By comparison, in 2019, Vonage’s business segment revenue was $804 million, recording a continued impressive growth rate of 32%. The company’s legacy consumer business suffered an 11% decline ending 2019 with revenue of $385 vs. $441 a year prior. However, the fact that the legacy consumer business is making any money at all is a good thing as it provides the necessary cash flow to fund this future business. Vonage had a 2019 operating income of $7 million, down from its 2018 operating income of $62 million. Nothing exactly to write home about but it’s better than Twilio’s negative operating income. Both companies have negative EPS. Twilio and Vonage have similar results when it comes to business capabilities and financials, yet have a wide disparity with how they are valued by the market.
Vonage also has an advantage over Twilio in that apart from its CPaaS business, it also operates other communication business platforms. This allows it to deliver a broader range of communications solutions to its clients, giving it an edge over Twilio which is largely focused on CPaaS. Vonage has begun winning larger clients, recently signing up Teladoc (TDOC) and Peloton (PTON) for video APIs. Vonage also has strong unified communication and contact center offering further stacking the odds in the company’s favor.
Bundling these capabilities with CPaaS could give Vonage an edge
Risk and Challenges facing Vonage
The main risk Vonage faces is its relatively large debt position of about $500 million and a low cash position of about $24 million. The company mainly used debt to fund its acquisitions. Taking out the portion of goodwill, Vonage has total assets of $764 million giving it a long-term debt to asset ratio of 65% and overall debt to equity ratio of 1.4. Having a fair amount of debt is normal; however, going into a potential recession puts the company in a weaker position relative to its competitors. In contrast, Twilio has cash reserves of $1.8 billion against a long-term debt of $458 million.
Another particular risk to my thesis is if Twilio ends up dominating the CPaaS market essentially crowding out other competitors. I don’t believe this is the case though, as I don’t particularly view the CPaaS market as a “winner-take-all market” due to the presence of a number of competitors, evidenced by Twilio’s own market share of 32%. A “winner-take-all” market would have strong network effects, which is something the CPaaS industry doesn’t seem to have. Rather, I view the different players to have unique and compelling offerings and as mentioned, Vonage’s advantage is its wide array of product offerings that the company can bundle together in different ways.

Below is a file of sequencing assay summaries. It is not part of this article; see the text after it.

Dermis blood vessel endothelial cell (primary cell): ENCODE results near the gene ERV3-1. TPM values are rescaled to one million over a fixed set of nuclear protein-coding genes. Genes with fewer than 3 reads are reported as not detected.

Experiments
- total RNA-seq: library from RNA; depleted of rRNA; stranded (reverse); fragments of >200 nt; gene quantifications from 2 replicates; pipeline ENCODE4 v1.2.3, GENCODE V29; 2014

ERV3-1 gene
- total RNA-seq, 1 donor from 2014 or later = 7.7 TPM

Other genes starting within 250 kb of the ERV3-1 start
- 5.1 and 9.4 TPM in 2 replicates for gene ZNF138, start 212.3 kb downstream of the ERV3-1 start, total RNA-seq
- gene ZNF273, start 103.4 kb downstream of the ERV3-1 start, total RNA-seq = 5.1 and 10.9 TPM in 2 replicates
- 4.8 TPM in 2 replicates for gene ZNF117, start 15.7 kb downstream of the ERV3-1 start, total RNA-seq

As mentioned before, Twilio is the current market leader in the CPaaS industry and the recent market drop could make it an attractive potential investment. That being said, I believe that there is a greater upside in Vonage as the cheaper alternative, as the industry itself is poised to face tailwinds.
Given the competitive position of the company as well as the tailwinds facing the CPaaS industry as a whole, the potential for Vonage to get re-rated by the market is a strong possibility. Vonage growing to even ¼ of Twilio’s market cap (from $1.9 billion to $2.8 billion) by catching up to it service-wise or by winning over clients with its broader range of features would already yield a hefty upside of 47%. There is room for both companies to thrive in a post-COVID-19 world, especially if the CPaaS market grows faster than forecast.
Disclosure: I am/we are long VG. I wrote this article myself, and it expresses my own opinions. I am not receiving compensation for it (other than from Seeking Alpha). I have no business relationship with any company whose stock is mentioned in this article.